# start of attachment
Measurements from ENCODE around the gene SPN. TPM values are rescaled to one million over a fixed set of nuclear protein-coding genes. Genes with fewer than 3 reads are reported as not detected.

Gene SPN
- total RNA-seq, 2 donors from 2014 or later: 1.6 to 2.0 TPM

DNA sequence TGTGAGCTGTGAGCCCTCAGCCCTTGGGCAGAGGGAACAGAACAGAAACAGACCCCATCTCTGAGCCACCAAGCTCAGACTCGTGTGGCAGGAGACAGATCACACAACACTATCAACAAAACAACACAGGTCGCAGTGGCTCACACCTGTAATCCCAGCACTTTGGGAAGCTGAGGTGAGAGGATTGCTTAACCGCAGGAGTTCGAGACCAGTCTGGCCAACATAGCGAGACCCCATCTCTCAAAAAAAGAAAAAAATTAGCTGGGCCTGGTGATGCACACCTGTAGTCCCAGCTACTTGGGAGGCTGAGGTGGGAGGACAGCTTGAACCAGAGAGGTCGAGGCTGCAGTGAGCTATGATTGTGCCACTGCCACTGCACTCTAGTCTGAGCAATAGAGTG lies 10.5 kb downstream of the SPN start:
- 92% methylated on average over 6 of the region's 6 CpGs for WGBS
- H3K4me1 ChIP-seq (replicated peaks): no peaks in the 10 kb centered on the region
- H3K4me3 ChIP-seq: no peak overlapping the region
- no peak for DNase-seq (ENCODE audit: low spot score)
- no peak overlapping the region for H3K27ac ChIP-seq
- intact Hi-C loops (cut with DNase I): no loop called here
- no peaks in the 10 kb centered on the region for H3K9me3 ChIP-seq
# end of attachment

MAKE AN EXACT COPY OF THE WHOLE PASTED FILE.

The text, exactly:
Measurements from ENCODE around the gene SPN. TPM values are rescaled to one million over a fixed set of nuclear protein-coding genes. Genes with fewer than 3 reads are reported as not detected.

Gene SPN
- total RNA-seq, 2 donors from 2014 or later: 1.6 to 2.0 TPM

DNA sequence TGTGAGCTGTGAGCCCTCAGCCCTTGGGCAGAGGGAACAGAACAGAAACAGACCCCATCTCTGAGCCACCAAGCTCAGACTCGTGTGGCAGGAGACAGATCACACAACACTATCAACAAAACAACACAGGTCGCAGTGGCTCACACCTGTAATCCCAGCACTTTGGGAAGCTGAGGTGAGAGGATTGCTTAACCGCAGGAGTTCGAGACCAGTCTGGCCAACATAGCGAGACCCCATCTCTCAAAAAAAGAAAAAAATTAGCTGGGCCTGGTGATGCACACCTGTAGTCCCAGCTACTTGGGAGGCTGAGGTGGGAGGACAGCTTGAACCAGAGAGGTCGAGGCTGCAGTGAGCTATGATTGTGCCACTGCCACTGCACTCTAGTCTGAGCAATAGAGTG lies 10.5 kb downstream of the SPN start:
- 92% methylated on average over 6 of the region's 6 CpGs for WGBS
- H3K4me1 ChIP-seq (replicated peaks): no peaks in the 10 kb centered on the region
- H3K4me3 ChIP-seq: no peak overlapping the region
- no peak for DNase-seq (ENCODE audit: low spot score)
- no peak overlapping the region for H3K27ac ChIP-seq
- intact Hi-C loops (cut with DNase I): no loop called here
- no peaks in the 10 kb centered on the region for H3K9me3 ChIP-seq